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Interesting Graph - IPv4 Unassigned

Mirjam Kühne — Oct 2010
Contributors: Rene Wilhelm, Emilio Madaio, Andrea Cima
With the IPv4 address space nearing its end, we are closely monitoring the number of address not yet assigned or allocated. See below one way of measuring them.


With the free pool of IPv4 addresses nearing its end, we looked at the evolution of the amount of unassigned IPv4 address space over time. By ‘unassigned’, we mean address space not yet allocated to a Local Internet Registry (LIR) or assigned to an End User.

See our findings in the graph below.

  IPv4 Addresses - Unassigned



The entire IPv4 address space is comprised of 256 /8's. Parts of this space are not available because they are reserved for other purposes like multicast and private address networks, as documented in RFC5735 . The amount of such reserved IPv4 address space has been calculated by Geoff Huston to be 35.0872 /8's (See more information in the IPv4 Report ). That means the entire amount of assignable IPv4 address space is 220.9128 /8's.

To determine what is "unassigned", we define the difference between the 220.9128 /8's and the total amount of IPv4 address space the RIRs are responsible for. We looked at this difference for each date since 2004 to see how the number of unassigned addresses is shrinking over time.

All data originates from the Internet Number Resource Database (more specifically the RIR Stats file inside the INRDB ).

In more detail, the unassigned space is made up of three components:

   1. The unallocated /8s held by IANA

   2. Unallocated space held by the Regional Internet Registries (RIRs)  (i.e. the pools of IP address space from which each RIR is assigning and allocating to the membership)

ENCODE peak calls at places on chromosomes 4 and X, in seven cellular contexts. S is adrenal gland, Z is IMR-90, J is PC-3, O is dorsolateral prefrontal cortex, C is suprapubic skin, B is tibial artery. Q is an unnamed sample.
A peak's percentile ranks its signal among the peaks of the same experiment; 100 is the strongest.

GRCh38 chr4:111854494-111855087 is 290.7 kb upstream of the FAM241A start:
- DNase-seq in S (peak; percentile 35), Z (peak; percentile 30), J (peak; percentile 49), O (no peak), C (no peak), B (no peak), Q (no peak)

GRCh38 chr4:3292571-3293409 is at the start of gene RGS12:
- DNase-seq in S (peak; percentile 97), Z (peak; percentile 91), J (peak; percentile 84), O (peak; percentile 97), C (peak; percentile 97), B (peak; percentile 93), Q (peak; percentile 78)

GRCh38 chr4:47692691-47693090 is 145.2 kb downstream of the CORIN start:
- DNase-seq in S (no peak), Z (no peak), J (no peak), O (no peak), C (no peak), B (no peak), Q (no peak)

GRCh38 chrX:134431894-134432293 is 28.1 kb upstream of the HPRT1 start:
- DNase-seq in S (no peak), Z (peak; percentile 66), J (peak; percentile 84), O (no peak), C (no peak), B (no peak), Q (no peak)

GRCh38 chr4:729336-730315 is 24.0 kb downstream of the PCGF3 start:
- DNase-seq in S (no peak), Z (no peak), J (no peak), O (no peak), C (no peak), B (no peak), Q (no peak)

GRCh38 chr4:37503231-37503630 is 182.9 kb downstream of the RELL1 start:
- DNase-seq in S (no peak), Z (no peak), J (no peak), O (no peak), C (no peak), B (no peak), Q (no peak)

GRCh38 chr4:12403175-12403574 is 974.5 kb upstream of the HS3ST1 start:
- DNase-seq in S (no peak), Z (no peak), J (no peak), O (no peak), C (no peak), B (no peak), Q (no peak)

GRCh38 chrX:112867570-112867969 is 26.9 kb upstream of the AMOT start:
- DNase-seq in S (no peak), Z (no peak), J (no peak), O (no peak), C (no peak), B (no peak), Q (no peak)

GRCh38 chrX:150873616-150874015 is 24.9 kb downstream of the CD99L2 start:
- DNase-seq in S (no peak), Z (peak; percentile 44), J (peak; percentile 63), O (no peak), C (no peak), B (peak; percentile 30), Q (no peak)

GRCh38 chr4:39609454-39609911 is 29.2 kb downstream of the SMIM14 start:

3. Unassigned addresses in legacy address space (address space that was allocated and assigned before the RIR system was established). There are some holes in this legacy address space that could potentially be assigned at some point (Note that currently the RIRs are not making assignments or allocations from this space. This might change in the future).


The graph shows that the decline of IPv4 has been mostly linear. This means that the Regional Internet Registries (RIRs) have been roughly allocating ten /8s each year since 2004. There was a small decrease in allocations in 2008 (likely due to the economic crisis) before accelerating again in mid-2009.

Thirty-three unassigned /8's of IPv4 addresses remain as of 1 October 2010. A naive extrapolation would mean that the RIRs still have three years left to hand out IPv4 address space. This is no reason to relax. We have clearly entered the last phase of available IPv4 address space. In 2010 the need for IPv4 addresses exceeded the long term average. RIRs handed out thirteen /8s in the last twelve months. If this trend continues or accelerates, the lifespan of the unassigned IPv4 address space will be significantly shorter.

Also, due to the difference in the regional communities, it is likely that one region will run out of IPv4 space while another may still have more than one /8 left. For more information about the currently forecasted run-out dates per region, please refer to or

Three years is really the upper limit. An exact run-out date is difficult to forecast, because it doesn't only depend on mathematical modeling but also on address policies.

One might wonder: ‘Why has the number of allocations been so stable over time when the number of LIRs has been increasing at the same time?’. There is no clear answer to this question. The reason is likely a combination of the increased deployment of Network Address Translations (NATs) and the increased relevance of IPv4 conservation within the RIR communities over time.




Anonymous says:
10 Nov, 2010 02:53 AM
"Thirty-three unassigned /8's of IPv4 addresses remain as of 1 October 2010"

You mean 13 right? There are only 12 left and it's November..unless we assigned 20 /8's in the past month in which case we should be out of allocations :)
Anonymous says:
10 Nov, 2010 10:19 AM
Hi Grant,

I assume you are referring to the unallocated addresses at IANA. We counted all address space not yet allocated or assigned, including all bits and pieces marked as 'free' in the RIR's records (also legacy address space). Obviously, they are not full /8s, but if you add them all up, you get about thirty-three /8s worth of address space.
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